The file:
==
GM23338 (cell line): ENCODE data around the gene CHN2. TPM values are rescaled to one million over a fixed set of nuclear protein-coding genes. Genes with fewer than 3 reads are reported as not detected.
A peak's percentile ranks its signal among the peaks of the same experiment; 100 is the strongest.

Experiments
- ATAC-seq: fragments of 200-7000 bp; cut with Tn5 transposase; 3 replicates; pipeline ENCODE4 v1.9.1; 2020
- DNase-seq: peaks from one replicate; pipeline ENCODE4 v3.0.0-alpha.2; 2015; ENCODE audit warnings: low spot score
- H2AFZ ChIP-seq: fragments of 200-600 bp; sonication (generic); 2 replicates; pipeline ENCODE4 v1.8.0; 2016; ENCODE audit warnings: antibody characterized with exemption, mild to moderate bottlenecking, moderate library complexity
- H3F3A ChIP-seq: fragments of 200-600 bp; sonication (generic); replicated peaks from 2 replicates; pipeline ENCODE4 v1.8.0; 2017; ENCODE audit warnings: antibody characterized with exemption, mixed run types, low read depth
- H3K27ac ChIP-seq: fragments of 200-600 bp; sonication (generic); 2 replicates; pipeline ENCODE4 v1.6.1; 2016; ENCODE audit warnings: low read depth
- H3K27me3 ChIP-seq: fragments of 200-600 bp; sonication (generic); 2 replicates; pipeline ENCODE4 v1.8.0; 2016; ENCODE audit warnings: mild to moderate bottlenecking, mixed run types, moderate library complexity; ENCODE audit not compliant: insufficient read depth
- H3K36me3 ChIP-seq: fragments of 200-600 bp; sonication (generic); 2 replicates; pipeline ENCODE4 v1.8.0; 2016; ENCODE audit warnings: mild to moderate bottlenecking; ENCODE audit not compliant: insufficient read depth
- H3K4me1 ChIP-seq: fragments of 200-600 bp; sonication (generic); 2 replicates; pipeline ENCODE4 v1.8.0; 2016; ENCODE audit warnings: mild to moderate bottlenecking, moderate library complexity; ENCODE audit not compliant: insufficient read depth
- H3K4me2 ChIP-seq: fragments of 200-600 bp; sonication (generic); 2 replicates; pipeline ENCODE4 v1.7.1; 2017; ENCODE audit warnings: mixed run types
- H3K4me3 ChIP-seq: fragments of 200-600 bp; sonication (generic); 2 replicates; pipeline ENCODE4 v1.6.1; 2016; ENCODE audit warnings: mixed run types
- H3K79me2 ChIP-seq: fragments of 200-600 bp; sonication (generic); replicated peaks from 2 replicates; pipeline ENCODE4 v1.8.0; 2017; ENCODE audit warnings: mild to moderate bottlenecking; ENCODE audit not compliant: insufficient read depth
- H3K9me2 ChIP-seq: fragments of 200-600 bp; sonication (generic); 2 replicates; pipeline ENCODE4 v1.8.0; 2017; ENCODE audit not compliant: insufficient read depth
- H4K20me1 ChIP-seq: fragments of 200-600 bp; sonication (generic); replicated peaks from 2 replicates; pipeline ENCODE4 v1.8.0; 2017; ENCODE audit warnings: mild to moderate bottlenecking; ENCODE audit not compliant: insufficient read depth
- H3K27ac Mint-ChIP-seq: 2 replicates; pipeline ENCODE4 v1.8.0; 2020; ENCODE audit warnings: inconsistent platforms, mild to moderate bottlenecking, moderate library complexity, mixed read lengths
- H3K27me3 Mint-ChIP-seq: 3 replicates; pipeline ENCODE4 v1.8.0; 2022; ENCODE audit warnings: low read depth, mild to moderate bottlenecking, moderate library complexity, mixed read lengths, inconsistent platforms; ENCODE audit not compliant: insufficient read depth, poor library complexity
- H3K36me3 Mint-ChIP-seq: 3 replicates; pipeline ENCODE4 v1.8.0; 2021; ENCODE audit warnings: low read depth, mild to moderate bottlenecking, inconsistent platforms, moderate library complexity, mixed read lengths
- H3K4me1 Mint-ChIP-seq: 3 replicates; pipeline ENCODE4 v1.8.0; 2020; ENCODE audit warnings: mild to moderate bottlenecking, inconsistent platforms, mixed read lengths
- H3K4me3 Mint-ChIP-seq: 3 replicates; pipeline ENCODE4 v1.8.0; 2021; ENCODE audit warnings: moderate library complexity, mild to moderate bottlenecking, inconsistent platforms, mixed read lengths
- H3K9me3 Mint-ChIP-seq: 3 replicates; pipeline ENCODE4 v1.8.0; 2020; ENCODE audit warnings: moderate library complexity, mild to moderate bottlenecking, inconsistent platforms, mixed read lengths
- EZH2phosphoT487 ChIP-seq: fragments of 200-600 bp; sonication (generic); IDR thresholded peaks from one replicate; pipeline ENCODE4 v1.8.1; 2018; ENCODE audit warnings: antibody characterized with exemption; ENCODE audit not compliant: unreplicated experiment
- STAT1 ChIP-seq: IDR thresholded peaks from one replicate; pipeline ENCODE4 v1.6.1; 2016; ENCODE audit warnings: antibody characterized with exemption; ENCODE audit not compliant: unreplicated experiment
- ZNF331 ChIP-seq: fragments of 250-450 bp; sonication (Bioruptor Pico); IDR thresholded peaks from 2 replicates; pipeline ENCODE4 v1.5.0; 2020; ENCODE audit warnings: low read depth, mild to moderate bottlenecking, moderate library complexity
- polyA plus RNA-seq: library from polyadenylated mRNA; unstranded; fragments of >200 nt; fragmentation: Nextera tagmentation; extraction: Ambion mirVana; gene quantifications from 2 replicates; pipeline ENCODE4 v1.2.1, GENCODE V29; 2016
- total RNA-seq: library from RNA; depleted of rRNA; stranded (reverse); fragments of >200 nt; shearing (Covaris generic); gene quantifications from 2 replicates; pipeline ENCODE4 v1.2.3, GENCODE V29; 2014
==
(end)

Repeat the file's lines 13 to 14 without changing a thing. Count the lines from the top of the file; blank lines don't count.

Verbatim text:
- H3K4me3 ChIP-seq: fragments of 200-600 bp; sonication (generic); 2 replicates; pipeline ENCODE4 v1.6.1; 2016; ENCODE audit warnings: mixed run types
- H3K79me2 ChIP-seq: fragments of 200-600 bp; sonication (generic); replicated peaks from 2 replicates; pipeline ENCODE4 v1.8.0; 2017; ENCODE audit warnings: mild to moderate bottlenecking; ENCODE audit not compliant: insufficient read depth